1. The Standard Deduction – The standard deduction for married filing jointly increases to $24,000; $12,000 for single taxpayers; and $18,000 for heads of households. The increased deduction ends after 2025.
2. Personal Exemptions – the personal exemption is eliminated. The exemption returns after 2025.
3. State and Local Tax Deductions – The SALT deduction is capped at $10,000. The deduction limit ends at after 2025.
4. Mortgage Deduction – the deductible limit drops to $750,000for new debt incurred beginning 2018. Also, homeowners may not claim a deduction for existing and new interest on home equity debt beginning January 1, 2018. The mortgage deduction changes expire after 2025.
5. Medical Expense Deductions – you can deduct medical expenses that exceed 7.5% of your adjusted gross income in 2017 and 2018. New deduction level ends January 1, 2019.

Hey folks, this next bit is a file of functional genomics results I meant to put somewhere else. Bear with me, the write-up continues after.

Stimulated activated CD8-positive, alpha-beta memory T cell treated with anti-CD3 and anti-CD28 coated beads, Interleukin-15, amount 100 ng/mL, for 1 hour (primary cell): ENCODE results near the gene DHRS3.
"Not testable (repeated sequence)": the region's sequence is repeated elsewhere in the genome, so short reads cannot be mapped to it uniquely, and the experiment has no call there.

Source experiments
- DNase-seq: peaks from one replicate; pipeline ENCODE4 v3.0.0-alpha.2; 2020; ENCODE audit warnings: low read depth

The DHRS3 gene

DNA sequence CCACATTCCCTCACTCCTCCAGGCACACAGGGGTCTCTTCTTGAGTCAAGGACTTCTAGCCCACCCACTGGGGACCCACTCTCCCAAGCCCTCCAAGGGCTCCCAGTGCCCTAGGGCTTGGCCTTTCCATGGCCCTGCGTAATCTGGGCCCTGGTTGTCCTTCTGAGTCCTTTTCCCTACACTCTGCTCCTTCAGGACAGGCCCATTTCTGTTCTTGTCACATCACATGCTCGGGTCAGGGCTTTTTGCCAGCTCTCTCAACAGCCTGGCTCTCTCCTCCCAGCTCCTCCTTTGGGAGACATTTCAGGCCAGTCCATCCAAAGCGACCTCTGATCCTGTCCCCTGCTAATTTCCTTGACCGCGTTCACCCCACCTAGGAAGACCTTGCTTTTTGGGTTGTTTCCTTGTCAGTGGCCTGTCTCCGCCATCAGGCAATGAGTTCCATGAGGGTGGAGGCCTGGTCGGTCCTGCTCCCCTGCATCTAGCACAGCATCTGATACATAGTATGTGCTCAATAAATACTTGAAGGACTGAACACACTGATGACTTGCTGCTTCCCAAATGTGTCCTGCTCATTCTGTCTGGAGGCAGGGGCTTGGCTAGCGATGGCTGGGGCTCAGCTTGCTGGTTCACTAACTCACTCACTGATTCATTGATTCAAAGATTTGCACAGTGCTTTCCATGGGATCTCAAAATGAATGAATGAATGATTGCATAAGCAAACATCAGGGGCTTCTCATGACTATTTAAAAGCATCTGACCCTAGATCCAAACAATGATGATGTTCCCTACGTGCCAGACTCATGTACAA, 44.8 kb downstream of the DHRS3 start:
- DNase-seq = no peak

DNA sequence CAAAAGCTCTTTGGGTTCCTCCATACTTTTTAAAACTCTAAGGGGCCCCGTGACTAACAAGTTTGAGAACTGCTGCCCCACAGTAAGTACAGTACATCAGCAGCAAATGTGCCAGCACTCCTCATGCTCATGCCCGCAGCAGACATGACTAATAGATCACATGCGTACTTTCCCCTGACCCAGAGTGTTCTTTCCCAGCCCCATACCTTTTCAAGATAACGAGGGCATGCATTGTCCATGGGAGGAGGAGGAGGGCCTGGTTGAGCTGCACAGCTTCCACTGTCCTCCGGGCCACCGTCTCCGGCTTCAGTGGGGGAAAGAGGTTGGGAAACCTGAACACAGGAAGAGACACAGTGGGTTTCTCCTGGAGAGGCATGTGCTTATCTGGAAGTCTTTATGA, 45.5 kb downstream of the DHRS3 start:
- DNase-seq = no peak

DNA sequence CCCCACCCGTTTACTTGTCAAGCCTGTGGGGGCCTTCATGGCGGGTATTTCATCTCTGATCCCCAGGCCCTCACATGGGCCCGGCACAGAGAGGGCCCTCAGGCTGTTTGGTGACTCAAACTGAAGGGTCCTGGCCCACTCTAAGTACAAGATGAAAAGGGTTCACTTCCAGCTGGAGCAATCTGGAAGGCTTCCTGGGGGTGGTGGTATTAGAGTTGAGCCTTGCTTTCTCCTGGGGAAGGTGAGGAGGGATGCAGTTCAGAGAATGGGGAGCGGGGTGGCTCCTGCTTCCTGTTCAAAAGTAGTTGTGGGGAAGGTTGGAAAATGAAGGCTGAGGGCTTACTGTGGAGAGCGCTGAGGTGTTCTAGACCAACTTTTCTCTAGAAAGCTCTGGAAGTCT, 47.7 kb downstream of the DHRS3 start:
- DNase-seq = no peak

6. Itemized Deductions – are repealed through 2025.
7. Pass Through Business Taxes – Business owners can take a 20% deduction on their pass through business income, with limits on those earning above $157,500 (single) and $315,000 (married).
8. Individual Alternative Minimum Tax – the AMT exemption increases to $70,300 for single filers and $109,400 for joint filers and phases out for tax payers at $500,000 and $1 million respectively. These changes end after 2025.
9. Estate Tax – the top rate of 40% applies to estates valued at more than $11.2 million ($22.4 million for couples). The increased levels expire after 2025.
10. Child Tax Credit – The tax credit is increasing from $1000 to $2000 per qualifying child effective this year. Also, the income thresholds are increased to $200,000 for single filers and $400,000 for married filing jointly.